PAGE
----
April 1, 2007
Celebrated refugee soccer coach Luma Mufleh will be the honored guest and commencement speaker at Johnson State College on Saturday, May 19, 2007 at 2 p.m.
Affectionately known as “Coach Luma,” the 31-year-old Jordan immigrant was heralded recently by The New York Times and National Public Radio for her role in coaching soccer to refugees resettled in Clarkston, Georgia.
The soccer program, called the Fugees short for refugees (not to be confused with the hip-hop band of the same name) has provided hope, direction and recognition for refugee children and their families.
‘We are delighted to host Luma Mufleh at Commencement to celebrate her work helping refugees resettled in the United States,” said JSC President Barbara E. Murphy. “Luma’s work exemplifies a life being lived in service to the community. I believe her message will resonate with the focus on engagement, public voice and service to the community that our students have experienced at Johnson State College. With more than 4,000 refugees in Vermont, we can learn many lessons from her compassion, commitment and creativity.”
Nearly 20,000 refugees were resettled in Clarkston between 1996 to 2001, due to its access to public transportation, available housing, and proximity to the Atlanta job market.
Mufleh was coaching a soccer class of middle-class girls in Atlanta when she discovered a neighborhood of refugee children playing ragtag soccer on Clarkston streets. In 2004, she organized soccer practices for the Clarkston refugees, with three teams of boys aged 9 to 17 years, divided into age groups.
Her mission is to give voice to the experience of refugees in America, especially those from war-ravaged countries around the world, from Afghanistan, Iraq, Sudan, Somalia, Congo, Liberia, Gambia, Burundi, Bosnia and Kosovo. Many of the refugees endured unimaginable hardship: squalor and disease in refugee camps, separation from family, and were witness to brutal killings.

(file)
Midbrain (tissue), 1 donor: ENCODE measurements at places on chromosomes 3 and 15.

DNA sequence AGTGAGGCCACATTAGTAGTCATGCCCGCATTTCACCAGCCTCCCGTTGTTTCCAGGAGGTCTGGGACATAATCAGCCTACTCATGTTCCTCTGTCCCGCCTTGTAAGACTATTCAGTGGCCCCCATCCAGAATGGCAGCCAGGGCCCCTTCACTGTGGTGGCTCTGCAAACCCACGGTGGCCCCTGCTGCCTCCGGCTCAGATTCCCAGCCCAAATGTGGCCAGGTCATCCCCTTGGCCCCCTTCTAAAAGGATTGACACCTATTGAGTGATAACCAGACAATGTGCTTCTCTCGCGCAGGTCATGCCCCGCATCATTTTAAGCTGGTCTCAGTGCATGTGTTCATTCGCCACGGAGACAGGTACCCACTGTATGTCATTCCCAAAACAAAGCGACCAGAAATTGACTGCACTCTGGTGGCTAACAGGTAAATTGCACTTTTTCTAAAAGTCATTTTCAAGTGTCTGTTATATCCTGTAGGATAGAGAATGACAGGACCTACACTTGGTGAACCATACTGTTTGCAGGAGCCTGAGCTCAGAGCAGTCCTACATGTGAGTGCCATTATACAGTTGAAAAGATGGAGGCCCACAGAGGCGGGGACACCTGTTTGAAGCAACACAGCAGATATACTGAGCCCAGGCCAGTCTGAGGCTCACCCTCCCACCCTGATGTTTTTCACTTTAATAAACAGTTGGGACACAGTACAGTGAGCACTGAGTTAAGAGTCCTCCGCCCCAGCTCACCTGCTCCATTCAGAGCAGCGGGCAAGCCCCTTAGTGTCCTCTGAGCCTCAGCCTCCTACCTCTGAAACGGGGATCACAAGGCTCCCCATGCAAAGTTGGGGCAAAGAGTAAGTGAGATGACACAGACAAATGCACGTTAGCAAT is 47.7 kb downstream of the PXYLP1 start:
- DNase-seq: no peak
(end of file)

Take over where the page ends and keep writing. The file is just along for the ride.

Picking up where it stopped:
Despite their newfound sanctuary, Mufleh’s charges have suffered discrimination and abuse because of their presence and activities. Even Clarkston mayor Lee Swaney refused to allow the Fugees access to the unused town playing field, but eventually relented after protests. The players and coach have also received support, and respect for their success.
In just three years, Mufleh led the Fugees to tie their soccer division’s Tornado Cup last season against Concord Fire, Atlanta’s most elite and expensive soccer academy.
Mufleh has also reached out to other members of Clarkston’s refugee community. On learning that refugee women earned low wages, she started a house and office cleaning company called Fresh Start, offering a $10-an-hour minimum starting wage and 50-cent an hour yearly increases. The business includes training and professional development courses cleaning skills, worker health and safety, computer skills, English as a Second Language, and finance and accounting and it hopes to offer landscaping, laundry and food services in the future.
The success of Mufleh’s refugee programs attracted significant media coverage that led to a $3 million movie and book deal with Universal Studios to tell the Fugees story.
When Mufleh returned in February to her alma mater, Smith College, 10 years after graduating with studies in anthropology and government, she was greeted by a packed lecture hall, and received an award of distinction as part of the college’s celebration of National Girls and Women in Sports Day.
At the lecture, Mufleh said she had four main goals: Have a movie made about the Fugees’ story; write a book about her experiences; return to Smith College; and wait for Oprah Winfrey to call.
More than 900,000 refugees have come to the US since 1993. Figures from the Vermont Refugee Resettlement Program show there are more than 4,000 refugees in Vermont as of November 2006.